Screening for Coeliac Disease: Are We Good at It?

Montasser Nadeem

  Open Access OPEN ACCESS  Peer Reviewed PEER-REVIEWED

Screening for Coeliac Disease: Are We Good at It?

Montasser Nadeem

Department of Paediatrics, Our Lady's Children's Hospital, Crumlin, Dublin, Ireland

Cite this article:

  • Nadeem, Montasser. "Screening for Coeliac Disease: Are We Good at It?." International Journal of Celiac Disease 1.1 (2013): 8-8.
  • Nadeem, M. (2013). Screening for Coeliac Disease: Are We Good at It?. International Journal of Celiac Disease, 1(1), 8-8.
  • Nadeem, Montasser. "Screening for Coeliac Disease: Are We Good at It?." International Journal of Celiac Disease 1, no. 1 (2013): 8-8.

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Coeliac disease (CD) is an immune reaction to gluten in genetically predisposed subjects. CD is likely to affect approximately 1% of the population of England [1]. The age of presentation is influenced by the age of introduction of gluten into the diet. CD may present as a large variety of non-specific signs and symptoms. Children with CD may experience unexplained poor growth following the introduction of gluten, delay puberty, abnormal stools and constipation. General irritability, chronic abdominal pain, abnormal liver biochemistry, abdominal distension and buttock wasting have been reported. CD should be considered in children presented with iron deficiency anaemia, growth failure with or without gastrointestinal symptoms. Patients with CD may experience low bone mineral density [2], but similar health-related quality of life as their peers without CD [3]. However individuals with CD may exhibit no symptoms. Certain individuals are at an increased risk; such as patients with type 1 diabetes mellitus, Down’s syndrome and Turner’s syndrome, for example, and presymptomatic screening is advised [4].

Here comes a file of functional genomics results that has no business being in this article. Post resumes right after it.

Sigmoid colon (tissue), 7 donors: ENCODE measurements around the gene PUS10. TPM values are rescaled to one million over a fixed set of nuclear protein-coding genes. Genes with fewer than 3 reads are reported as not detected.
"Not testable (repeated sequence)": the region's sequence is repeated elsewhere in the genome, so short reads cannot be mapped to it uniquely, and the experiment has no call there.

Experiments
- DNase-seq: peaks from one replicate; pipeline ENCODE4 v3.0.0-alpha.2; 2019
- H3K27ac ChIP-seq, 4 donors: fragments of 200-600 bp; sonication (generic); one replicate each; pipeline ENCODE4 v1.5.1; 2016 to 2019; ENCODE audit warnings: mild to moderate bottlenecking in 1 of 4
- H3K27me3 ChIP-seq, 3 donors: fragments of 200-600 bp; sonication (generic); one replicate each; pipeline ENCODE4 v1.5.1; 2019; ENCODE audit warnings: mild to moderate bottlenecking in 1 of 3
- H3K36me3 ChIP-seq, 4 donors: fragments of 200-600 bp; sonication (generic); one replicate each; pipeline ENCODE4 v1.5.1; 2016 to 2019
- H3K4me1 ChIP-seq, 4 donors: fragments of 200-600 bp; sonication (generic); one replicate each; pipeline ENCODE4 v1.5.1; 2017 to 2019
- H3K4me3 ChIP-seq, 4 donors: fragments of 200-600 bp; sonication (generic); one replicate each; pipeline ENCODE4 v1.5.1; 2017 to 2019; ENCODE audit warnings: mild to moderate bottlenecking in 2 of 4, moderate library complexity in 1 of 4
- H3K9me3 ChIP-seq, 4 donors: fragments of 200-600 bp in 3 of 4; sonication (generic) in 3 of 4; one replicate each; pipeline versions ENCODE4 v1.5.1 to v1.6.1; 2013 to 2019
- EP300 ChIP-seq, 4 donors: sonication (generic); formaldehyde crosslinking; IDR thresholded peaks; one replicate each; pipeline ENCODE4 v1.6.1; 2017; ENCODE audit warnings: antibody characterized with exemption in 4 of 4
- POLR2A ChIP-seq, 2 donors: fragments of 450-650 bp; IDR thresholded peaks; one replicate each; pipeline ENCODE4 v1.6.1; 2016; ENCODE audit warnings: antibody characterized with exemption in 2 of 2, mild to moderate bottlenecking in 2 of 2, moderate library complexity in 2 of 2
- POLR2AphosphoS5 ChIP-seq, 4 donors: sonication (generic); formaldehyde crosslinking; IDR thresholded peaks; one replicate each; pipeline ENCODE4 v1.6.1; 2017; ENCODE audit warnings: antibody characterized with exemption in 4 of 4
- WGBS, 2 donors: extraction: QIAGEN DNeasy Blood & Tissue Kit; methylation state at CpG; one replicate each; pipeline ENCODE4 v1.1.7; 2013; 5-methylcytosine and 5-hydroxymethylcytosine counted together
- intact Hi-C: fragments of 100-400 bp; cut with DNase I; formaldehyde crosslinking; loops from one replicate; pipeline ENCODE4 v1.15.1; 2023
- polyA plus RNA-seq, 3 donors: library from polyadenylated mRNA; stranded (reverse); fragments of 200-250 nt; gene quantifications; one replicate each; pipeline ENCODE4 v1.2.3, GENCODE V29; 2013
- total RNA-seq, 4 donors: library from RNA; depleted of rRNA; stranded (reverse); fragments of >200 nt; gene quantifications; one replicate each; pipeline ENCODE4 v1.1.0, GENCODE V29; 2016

Diagnosis can be confirmed by flat mucosa on jejunal biopsy followed by the resolution of symptoms and catch up growth upon gluten withdrawal. Diagnostic serological tests have been developed. These’s include IgA anti-tissue transglutaminase (IgA-tTG) and antiendomysium antibody (EMA) values. It is important to measure serum IgA level and IgG-tTG values should be considered in those with low IgA levels. In previous study, biopsy-proven CD and positive EMA were reported in 60% of those with elevated IgA-tTG levels above the reference range, whereas biopsy-proven CD was reported in all patients with positive EMA [5]. European Society for Paediatric Gastroenterology, Hepatology and Nutrition working group suggested that typing for HLA-DQ2 and HLA-DQ8 can be helpful where there is uncertain diagnosis of CD; such as cases with negative CD antibodies and mild changes on biopsy or with strong clinical suspicion, highly specific CD antibodies and biopsies are not going to be performed, for example [4]. Monitoring for CD is required in children with unexplained poor growth, delayed puberty or unexplained gastrointestinal symptoms and screening in asymptomatic individuals who are at an increased risk is advised.

References

[1]  West J, Logan RF, Hill PG, Lloyd A, Lewis S, Hubbard R, Reader R, Holmes GK, Khaw KT. Seroprevalence, correlates, and characteristics of undetected coeliac disease in England. Gut 2003; 52:960-965.
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[2]  Kalayci AG, Kansu A, Girgin N, et al. Bone mineral density and importance of a gluten-free diet in patients with celiac disease in childhood. Pediatrics 2001; 108:E89.
In article      CrossRefPubMed
 
[3]  Nordyke K, Norström F, Lindholm L, et al. Health-related quality of life in adolescents with screening-detected celiac disease, before and one year after diagnosis and initiation of gluten-free diet, a prospective nested case-referent study. BMC Public Health 2013; 13:142.
In article      CrossRefPubMed
 
[4]  Jenkins HR, Murch SH, Beattie RM; Coeliac Disease Working Group of British Society of Paediatric Gastroenterology, Hepatology and Nutrition. Diagnosing coeliac disease. Arch Dis Child 2012; 97:393-394.
In article      CrossRefPubMed
 
[5]  Nadeem M, Roche EF. Coeliac disease in Turner syndrome. Arch Dis Child 2013; 98:649-650.
In article      CrossRefPubMed
 
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